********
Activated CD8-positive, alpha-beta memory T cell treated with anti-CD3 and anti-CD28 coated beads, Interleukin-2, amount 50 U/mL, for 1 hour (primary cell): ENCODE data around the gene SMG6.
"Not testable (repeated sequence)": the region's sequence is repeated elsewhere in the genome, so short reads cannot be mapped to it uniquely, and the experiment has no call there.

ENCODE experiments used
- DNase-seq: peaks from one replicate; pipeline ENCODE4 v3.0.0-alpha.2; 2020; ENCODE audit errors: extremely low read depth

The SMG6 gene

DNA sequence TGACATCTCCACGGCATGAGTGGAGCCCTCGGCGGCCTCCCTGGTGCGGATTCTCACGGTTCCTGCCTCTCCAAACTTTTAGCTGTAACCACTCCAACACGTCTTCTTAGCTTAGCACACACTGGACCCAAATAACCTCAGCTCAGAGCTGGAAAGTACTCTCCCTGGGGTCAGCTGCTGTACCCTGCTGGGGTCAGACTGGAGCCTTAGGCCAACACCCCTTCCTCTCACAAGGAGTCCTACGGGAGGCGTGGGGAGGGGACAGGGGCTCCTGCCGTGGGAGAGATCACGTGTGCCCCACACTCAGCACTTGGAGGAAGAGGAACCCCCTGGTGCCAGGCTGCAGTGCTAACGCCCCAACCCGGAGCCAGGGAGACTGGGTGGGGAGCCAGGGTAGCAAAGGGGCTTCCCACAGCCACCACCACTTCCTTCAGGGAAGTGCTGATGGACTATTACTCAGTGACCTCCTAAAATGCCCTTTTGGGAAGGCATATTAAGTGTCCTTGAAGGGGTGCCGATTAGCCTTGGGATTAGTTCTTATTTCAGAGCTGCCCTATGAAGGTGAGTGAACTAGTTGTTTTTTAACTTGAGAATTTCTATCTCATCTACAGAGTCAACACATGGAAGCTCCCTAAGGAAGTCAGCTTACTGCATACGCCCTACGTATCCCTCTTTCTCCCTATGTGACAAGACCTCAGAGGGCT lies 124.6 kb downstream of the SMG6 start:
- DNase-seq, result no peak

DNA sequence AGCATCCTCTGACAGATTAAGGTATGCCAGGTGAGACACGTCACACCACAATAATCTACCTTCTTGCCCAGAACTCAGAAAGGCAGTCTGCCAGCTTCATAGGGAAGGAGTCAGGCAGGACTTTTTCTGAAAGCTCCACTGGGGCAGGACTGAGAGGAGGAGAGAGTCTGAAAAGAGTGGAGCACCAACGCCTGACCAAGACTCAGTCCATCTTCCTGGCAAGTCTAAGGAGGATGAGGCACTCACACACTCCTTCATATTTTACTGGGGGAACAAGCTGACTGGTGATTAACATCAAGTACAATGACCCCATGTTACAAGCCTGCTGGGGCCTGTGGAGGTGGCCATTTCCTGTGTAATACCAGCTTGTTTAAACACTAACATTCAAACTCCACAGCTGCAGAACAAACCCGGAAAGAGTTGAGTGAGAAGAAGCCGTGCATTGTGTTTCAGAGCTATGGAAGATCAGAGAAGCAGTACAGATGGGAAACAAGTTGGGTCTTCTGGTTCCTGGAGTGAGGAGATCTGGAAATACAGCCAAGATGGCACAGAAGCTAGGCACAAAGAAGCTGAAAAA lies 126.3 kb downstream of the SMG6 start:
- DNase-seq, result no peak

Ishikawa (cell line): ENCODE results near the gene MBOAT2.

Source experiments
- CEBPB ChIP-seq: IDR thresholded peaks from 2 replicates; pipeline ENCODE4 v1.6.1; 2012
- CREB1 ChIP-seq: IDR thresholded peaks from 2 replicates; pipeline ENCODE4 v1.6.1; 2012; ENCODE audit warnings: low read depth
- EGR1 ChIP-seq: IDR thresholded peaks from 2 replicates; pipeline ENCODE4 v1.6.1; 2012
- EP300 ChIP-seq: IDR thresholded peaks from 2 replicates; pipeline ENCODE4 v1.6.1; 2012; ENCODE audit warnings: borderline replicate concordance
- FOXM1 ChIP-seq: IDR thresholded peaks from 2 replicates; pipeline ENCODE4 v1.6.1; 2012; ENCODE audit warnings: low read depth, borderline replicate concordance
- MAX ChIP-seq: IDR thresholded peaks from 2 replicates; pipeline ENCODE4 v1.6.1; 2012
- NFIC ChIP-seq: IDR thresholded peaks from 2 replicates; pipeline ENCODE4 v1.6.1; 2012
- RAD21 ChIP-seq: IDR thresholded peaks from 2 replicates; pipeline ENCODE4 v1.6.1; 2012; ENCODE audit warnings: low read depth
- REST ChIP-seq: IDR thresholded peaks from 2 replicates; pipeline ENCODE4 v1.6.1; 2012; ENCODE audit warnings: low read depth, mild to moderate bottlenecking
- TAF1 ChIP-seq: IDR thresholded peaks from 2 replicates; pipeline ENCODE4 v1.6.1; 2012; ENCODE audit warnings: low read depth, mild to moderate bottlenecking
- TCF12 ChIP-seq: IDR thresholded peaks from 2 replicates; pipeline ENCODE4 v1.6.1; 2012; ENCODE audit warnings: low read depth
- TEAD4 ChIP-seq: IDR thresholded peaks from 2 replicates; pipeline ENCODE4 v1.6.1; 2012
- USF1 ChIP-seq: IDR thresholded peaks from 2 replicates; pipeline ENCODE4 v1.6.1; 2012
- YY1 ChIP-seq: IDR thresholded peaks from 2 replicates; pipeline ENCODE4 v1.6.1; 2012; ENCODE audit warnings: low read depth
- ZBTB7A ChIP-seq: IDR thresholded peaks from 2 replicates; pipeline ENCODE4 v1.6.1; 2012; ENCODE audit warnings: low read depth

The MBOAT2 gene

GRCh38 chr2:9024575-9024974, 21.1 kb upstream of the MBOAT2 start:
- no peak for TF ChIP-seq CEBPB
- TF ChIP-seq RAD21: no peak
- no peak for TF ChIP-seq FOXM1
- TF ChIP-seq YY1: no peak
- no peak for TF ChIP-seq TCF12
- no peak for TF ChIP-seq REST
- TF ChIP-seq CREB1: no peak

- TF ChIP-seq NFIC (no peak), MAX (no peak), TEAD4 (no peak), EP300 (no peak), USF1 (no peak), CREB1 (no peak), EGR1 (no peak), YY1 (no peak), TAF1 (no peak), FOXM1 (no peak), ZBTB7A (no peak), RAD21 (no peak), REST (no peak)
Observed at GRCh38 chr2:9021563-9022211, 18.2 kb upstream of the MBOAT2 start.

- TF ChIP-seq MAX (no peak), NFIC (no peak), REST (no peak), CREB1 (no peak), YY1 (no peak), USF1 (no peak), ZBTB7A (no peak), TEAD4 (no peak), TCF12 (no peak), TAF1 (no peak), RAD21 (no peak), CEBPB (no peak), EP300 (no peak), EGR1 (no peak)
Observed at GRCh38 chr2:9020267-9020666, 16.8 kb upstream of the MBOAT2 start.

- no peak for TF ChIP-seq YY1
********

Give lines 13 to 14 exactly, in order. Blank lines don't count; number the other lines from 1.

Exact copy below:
- CREB1 ChIP-seq: IDR thresholded peaks from 2 replicates; pipeline ENCODE4 v1.6.1; 2012; ENCODE audit warnings: low read depth
- EGR1 ChIP-seq: IDR thresholded peaks from 2 replicates; pipeline ENCODE4 v1.6.1; 2012